In the wake of Donald Trump’s victory, liberals have begun quaking in their boots over the rise of the xenophobic ‘far right.’ Are these fears really justified?
As we close out the year and prepare for the incoming Trump administration, here are the top ten foreign policy developments of 2016 that will set the scene for 2017.
Maybe with the Berlin attacker still alive, he can help convince the West that his was an act motivated by religious and political zealotry—not insanity, poverty, or a poor education.
Poll results Sunday express Europe’s split personality. Much like in the United States, there is an increasing sense that there are two Europes.
First, there was Brexit. Now, a Trump presidency. This year’s political surprises could convince Europeans that radical change in power really is possible.
Progressives are prosecuting conservative dissenters for ‘hate crimes.’ Criminalizing politics not only crushes diversity—it’s just plain wrong.
As the coalition against ISIS moves to deprive the terrorist group of its territory, we must consider the consequences that victory could bring.
António Guterres is passionate about helping refugees. But will he acknowledge the violence causing our refugee crisis in the first place?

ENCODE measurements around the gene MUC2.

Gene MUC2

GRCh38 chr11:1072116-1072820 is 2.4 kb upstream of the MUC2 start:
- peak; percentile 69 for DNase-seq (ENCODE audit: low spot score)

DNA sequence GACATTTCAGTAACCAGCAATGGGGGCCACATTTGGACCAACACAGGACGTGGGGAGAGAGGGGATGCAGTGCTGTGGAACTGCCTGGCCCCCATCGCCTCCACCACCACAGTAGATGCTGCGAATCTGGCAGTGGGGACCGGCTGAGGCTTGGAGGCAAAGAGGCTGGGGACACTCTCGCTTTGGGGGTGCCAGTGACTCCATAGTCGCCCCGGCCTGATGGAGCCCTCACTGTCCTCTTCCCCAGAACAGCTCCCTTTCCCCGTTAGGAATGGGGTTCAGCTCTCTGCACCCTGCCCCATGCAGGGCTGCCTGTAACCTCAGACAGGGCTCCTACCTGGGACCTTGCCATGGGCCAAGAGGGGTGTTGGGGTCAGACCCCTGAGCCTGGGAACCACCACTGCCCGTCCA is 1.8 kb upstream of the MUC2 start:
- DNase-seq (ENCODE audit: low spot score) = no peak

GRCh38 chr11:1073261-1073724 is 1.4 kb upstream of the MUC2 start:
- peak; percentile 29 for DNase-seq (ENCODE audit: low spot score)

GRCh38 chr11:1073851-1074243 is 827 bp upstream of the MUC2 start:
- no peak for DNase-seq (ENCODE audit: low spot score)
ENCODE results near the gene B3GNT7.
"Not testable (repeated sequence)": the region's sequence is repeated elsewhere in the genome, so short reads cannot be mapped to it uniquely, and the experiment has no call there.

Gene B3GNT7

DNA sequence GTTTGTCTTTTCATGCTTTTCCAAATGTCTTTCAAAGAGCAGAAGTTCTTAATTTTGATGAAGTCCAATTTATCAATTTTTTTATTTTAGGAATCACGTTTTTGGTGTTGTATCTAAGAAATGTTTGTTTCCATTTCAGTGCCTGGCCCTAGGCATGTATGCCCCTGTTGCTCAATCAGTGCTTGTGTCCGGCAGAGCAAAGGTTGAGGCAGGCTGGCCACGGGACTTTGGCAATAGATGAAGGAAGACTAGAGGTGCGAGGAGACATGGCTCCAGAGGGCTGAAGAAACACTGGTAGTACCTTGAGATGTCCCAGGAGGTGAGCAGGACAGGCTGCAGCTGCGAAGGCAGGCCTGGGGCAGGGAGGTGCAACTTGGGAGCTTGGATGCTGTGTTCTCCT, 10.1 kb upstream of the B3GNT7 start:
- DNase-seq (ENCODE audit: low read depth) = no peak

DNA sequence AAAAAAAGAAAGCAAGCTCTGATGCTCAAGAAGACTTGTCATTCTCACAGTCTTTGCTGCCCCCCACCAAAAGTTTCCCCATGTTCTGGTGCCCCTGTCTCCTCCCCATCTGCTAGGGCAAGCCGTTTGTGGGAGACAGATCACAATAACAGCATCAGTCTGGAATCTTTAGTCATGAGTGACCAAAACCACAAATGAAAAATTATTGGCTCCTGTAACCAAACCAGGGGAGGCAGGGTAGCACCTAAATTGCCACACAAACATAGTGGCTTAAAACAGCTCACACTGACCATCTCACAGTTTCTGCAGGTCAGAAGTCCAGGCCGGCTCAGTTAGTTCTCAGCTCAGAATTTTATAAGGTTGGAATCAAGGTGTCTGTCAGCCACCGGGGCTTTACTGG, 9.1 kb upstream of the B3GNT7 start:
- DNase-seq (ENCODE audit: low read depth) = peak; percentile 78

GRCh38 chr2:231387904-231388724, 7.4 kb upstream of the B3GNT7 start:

This political shift is a reaction to the overreach of an EU that wants both to suppress each nation-state’s ethnic and cultural homogeneity and dictate each member’s immigration policy.
To pretend we’re facing the same cultural crisis as Europe would be laughable if it weren’t so intellectually dishonest and irresponsible.
European Muslims are not embracing Western culture, and Italy’s plan to give all 18-year-olds $500 to spend at museums and concerts is not going to help. Cutting welfare might.
Vox Day says the alt-right is conservative. It’s actually an identity movement on par with Black Lives Matter, La Raza, the Council on American-Islamic Relations, and other products of cultural Marxism.
What kind of disaster is the German government anticipating that would cause the need to stockpile food? Well, take your pick. The world’s a scary place.
Anjem Choudary’s case exemplifies the difficulties we in the West face in dealing with homegrown Islamic radicalism.
Politically correct platitudes provided cover for ISIS agents to infiltrate Europe inside the refugee bands that swarmed borders.
French President Francois Hollande’s comments about a recent ISIS attack on a Catholic priest hint the nation is becoming ready to count itself worthy of a real defense.
Germany has seen four violent attacks in the past week, three of which were perpetrated by refugees from the Middle East.
France is likely to be the first European country to experience societal upheaval and a radical reordering as a result of immigration. There are signs such an upheaval is already underway.
The image of a democratically elected premier of one of the world’s great powers forced to go hat-in-hand to some European bureaucrat for the right to return money to the British taxpayer is scandalous.
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